Patients who begin dialysis earlier in the development of their renal disease have a higher risk of death in the following year than patients who start later, according to a study in the Archives of Internal Medicine.
Researchers at the William Jennings Bryan Dorn Veterans Hospital and the University of South Carolina reviewed United States Renal Data Systemfrom 81,176 non-diabetic patients between the ages of 20 to 64 who began dialysis between 1996 and 2008.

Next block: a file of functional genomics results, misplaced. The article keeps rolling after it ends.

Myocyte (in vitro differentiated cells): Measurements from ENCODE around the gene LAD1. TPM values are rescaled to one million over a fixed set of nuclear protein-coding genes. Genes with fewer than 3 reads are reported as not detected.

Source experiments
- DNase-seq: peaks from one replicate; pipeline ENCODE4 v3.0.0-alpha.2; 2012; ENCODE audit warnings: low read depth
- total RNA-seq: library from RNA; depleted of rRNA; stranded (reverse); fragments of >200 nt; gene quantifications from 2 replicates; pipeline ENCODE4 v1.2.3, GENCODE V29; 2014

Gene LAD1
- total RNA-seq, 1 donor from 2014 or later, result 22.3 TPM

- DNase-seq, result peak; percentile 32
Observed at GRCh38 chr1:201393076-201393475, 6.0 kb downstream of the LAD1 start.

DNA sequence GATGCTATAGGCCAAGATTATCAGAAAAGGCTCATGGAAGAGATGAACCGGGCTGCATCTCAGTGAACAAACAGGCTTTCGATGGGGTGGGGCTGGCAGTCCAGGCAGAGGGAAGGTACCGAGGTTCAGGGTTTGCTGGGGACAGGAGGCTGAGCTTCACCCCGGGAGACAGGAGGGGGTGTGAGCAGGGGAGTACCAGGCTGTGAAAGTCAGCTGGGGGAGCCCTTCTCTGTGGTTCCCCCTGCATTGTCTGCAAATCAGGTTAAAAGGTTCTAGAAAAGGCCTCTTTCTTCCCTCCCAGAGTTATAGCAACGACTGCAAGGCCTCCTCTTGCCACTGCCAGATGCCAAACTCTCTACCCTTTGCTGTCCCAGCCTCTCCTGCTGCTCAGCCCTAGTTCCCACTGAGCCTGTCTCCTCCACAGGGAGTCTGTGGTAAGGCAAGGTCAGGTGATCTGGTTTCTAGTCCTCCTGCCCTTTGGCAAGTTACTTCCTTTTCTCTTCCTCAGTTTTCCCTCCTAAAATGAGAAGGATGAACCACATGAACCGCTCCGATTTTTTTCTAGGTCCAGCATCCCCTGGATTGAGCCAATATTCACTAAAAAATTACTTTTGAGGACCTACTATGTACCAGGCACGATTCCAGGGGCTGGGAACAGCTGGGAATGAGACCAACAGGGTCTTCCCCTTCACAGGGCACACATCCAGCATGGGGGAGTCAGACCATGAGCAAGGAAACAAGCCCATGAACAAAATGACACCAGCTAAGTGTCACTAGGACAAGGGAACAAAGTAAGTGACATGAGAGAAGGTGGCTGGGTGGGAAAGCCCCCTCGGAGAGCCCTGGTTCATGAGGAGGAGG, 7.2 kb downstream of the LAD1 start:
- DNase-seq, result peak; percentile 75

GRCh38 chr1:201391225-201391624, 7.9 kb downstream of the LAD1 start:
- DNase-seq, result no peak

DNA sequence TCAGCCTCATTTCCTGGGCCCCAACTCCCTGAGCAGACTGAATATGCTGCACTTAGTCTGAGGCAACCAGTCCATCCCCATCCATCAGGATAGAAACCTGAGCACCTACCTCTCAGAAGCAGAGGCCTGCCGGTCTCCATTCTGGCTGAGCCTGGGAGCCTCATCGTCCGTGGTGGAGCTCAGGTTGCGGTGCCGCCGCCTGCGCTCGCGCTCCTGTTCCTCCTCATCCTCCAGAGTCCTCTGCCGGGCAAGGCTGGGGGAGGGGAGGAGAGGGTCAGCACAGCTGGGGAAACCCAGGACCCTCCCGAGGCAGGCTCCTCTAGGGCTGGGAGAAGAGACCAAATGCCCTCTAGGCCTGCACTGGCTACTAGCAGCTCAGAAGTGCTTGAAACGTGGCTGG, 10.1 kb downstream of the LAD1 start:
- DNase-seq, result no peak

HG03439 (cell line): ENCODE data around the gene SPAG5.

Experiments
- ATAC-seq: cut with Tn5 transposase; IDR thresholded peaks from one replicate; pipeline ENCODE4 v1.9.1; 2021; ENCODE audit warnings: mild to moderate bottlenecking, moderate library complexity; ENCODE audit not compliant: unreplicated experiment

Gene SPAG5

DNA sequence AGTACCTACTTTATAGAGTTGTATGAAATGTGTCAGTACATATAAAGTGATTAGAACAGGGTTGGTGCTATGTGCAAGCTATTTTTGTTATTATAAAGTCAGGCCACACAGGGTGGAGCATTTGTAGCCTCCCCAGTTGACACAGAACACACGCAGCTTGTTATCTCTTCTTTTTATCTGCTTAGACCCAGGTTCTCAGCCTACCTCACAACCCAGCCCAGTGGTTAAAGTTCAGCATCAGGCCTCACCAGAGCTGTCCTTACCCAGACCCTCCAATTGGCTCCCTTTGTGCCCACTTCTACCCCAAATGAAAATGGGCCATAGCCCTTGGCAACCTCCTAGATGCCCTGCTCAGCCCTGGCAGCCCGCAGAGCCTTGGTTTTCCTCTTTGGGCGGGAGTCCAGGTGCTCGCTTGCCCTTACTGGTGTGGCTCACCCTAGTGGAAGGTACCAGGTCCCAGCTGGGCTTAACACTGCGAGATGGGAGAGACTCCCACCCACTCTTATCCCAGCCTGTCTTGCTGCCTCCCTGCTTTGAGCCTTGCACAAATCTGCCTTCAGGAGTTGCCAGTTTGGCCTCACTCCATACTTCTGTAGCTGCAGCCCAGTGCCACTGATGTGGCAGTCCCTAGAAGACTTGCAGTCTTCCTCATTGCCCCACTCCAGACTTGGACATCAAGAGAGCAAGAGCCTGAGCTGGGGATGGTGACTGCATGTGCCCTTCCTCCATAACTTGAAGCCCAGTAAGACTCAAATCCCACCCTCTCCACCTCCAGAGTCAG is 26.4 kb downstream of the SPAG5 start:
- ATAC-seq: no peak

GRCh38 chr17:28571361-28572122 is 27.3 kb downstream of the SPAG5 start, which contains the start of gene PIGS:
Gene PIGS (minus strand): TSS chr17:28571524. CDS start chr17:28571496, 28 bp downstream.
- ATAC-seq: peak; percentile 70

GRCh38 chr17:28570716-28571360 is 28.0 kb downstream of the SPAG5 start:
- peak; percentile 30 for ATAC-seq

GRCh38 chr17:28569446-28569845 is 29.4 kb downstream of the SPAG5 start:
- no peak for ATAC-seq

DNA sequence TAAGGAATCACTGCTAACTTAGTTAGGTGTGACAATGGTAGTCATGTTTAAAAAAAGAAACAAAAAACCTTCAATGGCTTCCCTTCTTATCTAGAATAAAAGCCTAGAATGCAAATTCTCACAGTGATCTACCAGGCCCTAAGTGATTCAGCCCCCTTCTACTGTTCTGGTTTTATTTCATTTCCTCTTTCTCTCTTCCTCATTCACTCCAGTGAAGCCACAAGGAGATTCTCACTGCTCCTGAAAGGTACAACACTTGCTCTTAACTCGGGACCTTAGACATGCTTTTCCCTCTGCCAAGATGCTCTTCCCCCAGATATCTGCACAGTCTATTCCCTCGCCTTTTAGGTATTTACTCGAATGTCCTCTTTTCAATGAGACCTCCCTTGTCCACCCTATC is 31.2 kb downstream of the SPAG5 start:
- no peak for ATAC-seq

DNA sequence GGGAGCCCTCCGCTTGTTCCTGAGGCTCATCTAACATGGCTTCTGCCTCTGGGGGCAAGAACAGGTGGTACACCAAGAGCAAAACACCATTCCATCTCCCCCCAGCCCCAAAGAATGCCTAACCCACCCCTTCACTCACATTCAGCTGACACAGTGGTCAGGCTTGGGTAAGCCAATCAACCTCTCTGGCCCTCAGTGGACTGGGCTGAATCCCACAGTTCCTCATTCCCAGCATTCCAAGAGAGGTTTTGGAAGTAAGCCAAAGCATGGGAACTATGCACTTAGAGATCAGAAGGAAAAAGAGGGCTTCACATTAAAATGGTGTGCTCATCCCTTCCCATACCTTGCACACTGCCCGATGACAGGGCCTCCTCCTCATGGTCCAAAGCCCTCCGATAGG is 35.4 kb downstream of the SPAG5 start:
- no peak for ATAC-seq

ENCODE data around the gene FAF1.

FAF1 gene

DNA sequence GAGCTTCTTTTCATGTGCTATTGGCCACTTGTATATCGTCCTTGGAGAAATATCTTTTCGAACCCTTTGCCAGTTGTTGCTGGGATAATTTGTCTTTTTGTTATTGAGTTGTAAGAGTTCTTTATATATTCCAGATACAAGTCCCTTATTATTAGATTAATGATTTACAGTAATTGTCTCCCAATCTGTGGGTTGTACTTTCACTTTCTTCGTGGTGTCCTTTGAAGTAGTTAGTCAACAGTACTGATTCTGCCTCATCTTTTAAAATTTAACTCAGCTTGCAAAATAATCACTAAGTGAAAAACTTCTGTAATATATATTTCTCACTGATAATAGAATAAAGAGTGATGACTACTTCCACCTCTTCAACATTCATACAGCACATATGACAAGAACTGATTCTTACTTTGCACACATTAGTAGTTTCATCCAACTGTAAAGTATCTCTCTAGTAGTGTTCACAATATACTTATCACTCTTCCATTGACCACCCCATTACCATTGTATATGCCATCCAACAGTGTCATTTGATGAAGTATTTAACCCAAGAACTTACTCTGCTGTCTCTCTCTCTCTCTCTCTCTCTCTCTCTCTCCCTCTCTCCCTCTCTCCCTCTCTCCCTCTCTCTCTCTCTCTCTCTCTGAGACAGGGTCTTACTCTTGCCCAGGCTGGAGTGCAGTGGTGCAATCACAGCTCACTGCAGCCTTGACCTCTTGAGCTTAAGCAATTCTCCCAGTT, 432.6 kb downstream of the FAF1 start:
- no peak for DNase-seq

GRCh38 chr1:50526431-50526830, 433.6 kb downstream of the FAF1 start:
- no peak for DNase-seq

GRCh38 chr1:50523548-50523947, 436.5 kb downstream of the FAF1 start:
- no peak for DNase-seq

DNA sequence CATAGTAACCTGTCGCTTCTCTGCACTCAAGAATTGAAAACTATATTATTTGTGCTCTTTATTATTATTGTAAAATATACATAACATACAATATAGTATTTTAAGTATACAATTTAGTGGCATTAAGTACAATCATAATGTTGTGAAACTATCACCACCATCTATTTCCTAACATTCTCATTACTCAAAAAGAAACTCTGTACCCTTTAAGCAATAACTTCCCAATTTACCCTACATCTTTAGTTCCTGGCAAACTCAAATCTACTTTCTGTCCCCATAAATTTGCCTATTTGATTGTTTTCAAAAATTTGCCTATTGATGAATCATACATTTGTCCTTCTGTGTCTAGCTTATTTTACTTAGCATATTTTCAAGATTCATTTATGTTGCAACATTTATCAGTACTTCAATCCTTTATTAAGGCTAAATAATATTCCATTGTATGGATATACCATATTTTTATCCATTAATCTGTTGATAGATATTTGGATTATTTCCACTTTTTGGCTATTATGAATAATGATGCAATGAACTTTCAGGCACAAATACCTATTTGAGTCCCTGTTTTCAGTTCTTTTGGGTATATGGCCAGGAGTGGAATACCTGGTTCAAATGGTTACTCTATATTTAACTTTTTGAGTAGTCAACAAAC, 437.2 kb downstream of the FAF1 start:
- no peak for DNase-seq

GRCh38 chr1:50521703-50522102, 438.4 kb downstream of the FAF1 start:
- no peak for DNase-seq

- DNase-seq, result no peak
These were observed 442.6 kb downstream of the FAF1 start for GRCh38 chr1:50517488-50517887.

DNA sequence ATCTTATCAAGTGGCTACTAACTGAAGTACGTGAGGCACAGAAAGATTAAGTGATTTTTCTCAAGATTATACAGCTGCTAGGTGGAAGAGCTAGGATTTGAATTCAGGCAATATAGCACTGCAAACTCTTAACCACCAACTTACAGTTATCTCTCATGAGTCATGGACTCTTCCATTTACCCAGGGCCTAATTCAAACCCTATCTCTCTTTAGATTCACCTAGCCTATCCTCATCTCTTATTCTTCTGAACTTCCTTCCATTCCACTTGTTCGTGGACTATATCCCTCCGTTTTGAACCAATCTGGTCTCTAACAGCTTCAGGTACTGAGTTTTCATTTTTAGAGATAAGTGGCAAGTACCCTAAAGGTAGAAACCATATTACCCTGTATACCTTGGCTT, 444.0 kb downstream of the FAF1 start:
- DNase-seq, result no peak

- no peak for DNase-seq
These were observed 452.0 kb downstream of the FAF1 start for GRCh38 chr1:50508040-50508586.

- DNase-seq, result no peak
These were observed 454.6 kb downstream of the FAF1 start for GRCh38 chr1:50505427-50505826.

The study "raises a concern that hemodialysis may be providing more harm than benefit," says Steven Rosansky, MD, principal author of the report.
Findings show that patients who had an early start based on their estimated glomerular filtration rate (eGFR) were 10.6% more likely to die in their first year of treatment compared with patients who started treatment later.
The authors say that the higher death rates may reflect a practice pattern in which renal disease practitioners now start dialysis earlier in the course of patients' disease process in order to thwart nonspecific symptoms, such as fatigue, anorexia, nausea, symptoms associated with low serum albumin.